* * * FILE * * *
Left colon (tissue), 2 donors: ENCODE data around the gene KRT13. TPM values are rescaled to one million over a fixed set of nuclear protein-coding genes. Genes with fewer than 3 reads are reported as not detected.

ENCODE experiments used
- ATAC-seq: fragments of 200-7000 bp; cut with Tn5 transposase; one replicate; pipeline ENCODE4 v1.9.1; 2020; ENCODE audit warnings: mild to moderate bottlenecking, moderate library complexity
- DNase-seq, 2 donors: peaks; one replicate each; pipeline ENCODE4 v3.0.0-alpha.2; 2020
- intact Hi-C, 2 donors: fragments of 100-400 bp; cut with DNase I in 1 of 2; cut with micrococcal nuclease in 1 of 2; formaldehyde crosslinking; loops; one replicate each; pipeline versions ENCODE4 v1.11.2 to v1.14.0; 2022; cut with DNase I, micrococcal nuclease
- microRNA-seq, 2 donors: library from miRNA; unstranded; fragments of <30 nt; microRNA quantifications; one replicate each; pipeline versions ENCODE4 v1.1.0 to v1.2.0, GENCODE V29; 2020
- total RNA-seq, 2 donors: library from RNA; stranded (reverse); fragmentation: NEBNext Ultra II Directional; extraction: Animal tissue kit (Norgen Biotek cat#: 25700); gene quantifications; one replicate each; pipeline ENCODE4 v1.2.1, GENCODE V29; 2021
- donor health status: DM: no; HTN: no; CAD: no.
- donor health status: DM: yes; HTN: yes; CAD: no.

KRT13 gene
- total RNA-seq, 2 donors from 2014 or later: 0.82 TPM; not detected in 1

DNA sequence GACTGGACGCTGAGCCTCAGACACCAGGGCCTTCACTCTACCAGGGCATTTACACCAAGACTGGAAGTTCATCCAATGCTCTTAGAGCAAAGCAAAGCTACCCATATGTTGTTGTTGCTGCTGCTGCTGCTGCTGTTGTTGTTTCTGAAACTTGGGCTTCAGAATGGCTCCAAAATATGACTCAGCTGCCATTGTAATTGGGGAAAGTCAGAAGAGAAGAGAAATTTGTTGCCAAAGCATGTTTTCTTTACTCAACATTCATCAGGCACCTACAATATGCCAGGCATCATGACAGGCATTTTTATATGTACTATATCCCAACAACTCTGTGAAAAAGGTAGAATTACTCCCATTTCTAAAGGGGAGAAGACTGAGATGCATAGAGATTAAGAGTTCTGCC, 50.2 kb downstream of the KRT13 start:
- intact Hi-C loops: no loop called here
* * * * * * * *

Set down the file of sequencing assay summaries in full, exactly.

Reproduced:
Left colon (tissue), 2 donors: ENCODE data around the gene KRT13. TPM values are rescaled to one million over a fixed set of nuclear protein-coding genes. Genes with fewer than 3 reads are reported as not detected.

ENCODE experiments used
- ATAC-seq: fragments of 200-7000 bp; cut with Tn5 transposase; one replicate; pipeline ENCODE4 v1.9.1; 2020; ENCODE audit warnings: mild to moderate bottlenecking, moderate library complexity
- DNase-seq, 2 donors: peaks; one replicate each; pipeline ENCODE4 v3.0.0-alpha.2; 2020
- intact Hi-C, 2 donors: fragments of 100-400 bp; cut with DNase I in 1 of 2; cut with micrococcal nuclease in 1 of 2; formaldehyde crosslinking; loops; one replicate each; pipeline versions ENCODE4 v1.11.2 to v1.14.0; 2022; cut with DNase I, micrococcal nuclease
- microRNA-seq, 2 donors: library from miRNA; unstranded; fragments of <30 nt; microRNA quantifications; one replicate each; pipeline versions ENCODE4 v1.1.0 to v1.2.0, GENCODE V29; 2020
- total RNA-seq, 2 donors: library from RNA; stranded (reverse); fragmentation: NEBNext Ultra II Directional; extraction: Animal tissue kit (Norgen Biotek cat#: 25700); gene quantifications; one replicate each; pipeline ENCODE4 v1.2.1, GENCODE V29; 2021
- donor health status: DM: no; HTN: no; CAD: no.
- donor health status: DM: yes; HTN: yes; CAD: no.

KRT13 gene
- total RNA-seq, 2 donors from 2014 or later: 0.82 TPM; not detected in 1

DNA sequence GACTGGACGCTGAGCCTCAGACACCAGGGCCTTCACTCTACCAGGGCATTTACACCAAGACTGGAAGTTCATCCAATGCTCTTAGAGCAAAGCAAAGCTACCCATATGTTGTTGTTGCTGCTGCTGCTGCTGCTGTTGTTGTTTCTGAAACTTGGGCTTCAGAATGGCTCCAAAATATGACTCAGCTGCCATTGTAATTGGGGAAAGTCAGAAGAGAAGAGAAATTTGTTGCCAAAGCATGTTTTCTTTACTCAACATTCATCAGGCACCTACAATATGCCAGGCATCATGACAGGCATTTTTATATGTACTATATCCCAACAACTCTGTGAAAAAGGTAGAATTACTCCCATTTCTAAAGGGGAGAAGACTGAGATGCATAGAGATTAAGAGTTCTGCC, 50.2 kb downstream of the KRT13 start:
- intact Hi-C loops: no loop called here